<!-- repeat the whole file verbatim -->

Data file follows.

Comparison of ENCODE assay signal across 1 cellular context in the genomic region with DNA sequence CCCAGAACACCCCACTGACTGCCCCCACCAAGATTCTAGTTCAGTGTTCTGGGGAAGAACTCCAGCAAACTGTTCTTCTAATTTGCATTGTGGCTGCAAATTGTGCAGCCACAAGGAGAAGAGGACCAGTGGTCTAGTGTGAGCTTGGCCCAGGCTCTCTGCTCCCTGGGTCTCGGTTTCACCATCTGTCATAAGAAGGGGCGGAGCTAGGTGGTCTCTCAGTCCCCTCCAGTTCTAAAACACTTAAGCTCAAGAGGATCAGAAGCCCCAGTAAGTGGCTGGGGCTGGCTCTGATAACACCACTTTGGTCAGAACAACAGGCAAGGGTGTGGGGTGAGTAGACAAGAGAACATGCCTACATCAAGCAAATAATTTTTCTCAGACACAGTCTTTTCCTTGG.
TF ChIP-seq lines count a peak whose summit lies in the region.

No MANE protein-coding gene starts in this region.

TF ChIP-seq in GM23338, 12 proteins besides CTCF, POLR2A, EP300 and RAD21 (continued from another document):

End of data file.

Comparison of ENCODE assay signal across 1 cellular context in the genomic region with DNA sequence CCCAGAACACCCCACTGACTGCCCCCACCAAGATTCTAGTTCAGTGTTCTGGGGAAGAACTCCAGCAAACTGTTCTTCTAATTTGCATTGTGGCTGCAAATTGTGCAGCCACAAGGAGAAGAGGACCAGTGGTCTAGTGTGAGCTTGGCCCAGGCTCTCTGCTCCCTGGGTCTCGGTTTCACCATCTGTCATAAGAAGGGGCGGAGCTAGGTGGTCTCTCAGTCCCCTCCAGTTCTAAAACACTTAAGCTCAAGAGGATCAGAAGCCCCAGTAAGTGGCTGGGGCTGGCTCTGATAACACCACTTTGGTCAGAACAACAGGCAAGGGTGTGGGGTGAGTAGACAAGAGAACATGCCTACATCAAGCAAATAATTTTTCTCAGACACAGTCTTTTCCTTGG.
TF ChIP-seq lines count a peak whose summit lies in the region.

No MANE protein-coding gene starts in this region.

TF ChIP-seq in GM23338, 12 proteins besides CTCF, POLR2A, EP300 and RAD21 (continued from another document):